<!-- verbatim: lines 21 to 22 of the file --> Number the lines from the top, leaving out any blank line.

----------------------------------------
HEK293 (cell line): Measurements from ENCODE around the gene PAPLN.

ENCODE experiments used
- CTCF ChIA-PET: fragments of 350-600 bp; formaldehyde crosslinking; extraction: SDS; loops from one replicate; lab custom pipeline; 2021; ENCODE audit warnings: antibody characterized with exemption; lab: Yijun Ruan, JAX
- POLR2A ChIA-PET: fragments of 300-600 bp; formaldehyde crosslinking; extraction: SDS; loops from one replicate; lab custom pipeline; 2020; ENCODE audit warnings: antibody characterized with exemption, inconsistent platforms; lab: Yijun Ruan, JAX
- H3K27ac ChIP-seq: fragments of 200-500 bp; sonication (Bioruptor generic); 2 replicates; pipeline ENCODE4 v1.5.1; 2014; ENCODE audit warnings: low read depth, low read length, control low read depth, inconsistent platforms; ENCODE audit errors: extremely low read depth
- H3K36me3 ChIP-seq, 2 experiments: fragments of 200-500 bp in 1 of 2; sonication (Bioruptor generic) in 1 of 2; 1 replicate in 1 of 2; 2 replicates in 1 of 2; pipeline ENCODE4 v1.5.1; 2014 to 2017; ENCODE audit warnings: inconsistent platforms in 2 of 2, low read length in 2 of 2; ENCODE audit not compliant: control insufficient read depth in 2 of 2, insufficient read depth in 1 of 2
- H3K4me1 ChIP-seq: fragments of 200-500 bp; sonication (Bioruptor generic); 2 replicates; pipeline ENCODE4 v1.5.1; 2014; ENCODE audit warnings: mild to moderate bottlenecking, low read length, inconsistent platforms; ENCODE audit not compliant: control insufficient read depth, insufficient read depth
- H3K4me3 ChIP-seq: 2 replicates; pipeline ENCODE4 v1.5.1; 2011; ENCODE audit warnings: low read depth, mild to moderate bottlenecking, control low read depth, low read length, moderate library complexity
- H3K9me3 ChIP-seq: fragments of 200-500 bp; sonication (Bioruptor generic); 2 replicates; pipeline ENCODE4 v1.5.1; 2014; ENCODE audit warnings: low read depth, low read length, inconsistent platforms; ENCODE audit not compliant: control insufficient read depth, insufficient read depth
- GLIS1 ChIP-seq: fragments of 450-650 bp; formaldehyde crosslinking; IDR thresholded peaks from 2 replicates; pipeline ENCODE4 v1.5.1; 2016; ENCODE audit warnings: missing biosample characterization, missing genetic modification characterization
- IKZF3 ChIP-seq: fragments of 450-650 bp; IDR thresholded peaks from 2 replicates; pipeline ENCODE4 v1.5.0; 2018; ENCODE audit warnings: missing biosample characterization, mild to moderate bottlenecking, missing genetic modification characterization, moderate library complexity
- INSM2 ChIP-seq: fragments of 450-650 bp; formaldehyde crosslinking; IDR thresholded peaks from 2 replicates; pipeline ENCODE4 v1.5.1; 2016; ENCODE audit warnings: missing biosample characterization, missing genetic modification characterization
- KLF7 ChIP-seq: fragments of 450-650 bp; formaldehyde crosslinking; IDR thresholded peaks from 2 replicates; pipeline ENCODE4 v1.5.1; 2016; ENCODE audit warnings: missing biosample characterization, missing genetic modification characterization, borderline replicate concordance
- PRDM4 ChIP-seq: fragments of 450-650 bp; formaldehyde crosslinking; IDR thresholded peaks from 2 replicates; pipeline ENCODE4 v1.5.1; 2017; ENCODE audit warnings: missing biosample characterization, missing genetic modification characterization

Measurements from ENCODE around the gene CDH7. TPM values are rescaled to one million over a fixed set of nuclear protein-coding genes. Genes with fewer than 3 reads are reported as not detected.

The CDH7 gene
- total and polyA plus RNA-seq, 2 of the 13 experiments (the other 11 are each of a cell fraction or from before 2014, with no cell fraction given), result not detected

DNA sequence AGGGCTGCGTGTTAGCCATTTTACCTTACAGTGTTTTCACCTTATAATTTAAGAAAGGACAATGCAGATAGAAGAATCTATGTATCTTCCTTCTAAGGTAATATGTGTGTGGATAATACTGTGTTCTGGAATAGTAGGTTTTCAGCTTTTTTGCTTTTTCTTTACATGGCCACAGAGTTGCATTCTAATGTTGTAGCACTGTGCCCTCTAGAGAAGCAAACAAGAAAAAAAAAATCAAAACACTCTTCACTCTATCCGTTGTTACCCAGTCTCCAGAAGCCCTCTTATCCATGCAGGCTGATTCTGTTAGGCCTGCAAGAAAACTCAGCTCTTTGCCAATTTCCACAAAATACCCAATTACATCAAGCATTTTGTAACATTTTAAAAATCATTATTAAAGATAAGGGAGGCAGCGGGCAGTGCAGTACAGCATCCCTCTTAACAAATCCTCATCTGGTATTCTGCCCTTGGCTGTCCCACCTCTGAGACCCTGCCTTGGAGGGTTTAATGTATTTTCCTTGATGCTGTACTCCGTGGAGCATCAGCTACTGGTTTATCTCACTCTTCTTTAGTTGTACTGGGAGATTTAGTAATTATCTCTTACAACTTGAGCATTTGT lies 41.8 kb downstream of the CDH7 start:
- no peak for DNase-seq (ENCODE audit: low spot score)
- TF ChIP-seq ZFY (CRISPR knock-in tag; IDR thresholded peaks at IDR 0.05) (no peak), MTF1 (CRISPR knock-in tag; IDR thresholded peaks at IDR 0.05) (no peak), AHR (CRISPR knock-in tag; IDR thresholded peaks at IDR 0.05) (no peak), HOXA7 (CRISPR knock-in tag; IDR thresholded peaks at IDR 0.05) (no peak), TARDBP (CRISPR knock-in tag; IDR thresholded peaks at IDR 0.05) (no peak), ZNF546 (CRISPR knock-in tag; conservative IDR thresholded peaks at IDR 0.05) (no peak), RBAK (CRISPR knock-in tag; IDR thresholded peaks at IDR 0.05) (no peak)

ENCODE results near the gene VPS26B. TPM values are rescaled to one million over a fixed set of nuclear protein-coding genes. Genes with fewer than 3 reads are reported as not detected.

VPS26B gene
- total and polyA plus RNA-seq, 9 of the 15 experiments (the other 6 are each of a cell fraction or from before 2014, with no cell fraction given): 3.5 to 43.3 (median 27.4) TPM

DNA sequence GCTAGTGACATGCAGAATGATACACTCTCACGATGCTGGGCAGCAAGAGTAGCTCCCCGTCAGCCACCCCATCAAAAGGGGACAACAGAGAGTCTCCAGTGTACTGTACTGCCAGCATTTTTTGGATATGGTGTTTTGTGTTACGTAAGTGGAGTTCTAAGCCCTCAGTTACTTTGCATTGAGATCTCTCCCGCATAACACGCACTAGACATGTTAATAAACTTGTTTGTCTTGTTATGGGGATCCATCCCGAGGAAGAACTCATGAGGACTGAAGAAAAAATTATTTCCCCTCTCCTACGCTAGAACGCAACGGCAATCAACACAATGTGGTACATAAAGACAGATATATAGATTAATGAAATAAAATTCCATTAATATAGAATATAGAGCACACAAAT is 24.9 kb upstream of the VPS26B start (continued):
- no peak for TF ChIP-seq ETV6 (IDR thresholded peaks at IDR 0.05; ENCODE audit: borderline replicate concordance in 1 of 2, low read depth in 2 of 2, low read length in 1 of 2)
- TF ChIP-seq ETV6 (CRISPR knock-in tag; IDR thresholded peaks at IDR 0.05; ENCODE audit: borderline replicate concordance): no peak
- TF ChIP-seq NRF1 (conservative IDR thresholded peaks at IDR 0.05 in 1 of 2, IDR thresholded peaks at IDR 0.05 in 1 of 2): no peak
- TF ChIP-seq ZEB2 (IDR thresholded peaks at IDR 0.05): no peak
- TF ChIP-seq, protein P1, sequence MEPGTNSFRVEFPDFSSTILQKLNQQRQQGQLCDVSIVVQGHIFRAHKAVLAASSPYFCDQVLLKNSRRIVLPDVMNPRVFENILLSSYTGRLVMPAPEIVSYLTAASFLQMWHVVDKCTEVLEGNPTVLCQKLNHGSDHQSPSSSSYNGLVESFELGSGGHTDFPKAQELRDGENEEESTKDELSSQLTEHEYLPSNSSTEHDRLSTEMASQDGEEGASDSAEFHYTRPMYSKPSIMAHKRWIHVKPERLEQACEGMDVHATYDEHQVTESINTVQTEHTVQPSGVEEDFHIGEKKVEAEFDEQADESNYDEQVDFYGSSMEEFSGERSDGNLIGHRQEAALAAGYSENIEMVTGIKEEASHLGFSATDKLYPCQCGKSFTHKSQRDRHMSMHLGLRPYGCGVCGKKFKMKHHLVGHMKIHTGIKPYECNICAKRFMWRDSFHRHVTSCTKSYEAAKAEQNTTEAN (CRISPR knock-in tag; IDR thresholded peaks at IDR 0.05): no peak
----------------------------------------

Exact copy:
ENCODE results near the gene VPS26B. TPM values are rescaled to one million over a fixed set of nuclear protein-coding genes. Genes with fewer than 3 reads are reported as not detected.

VPS26B gene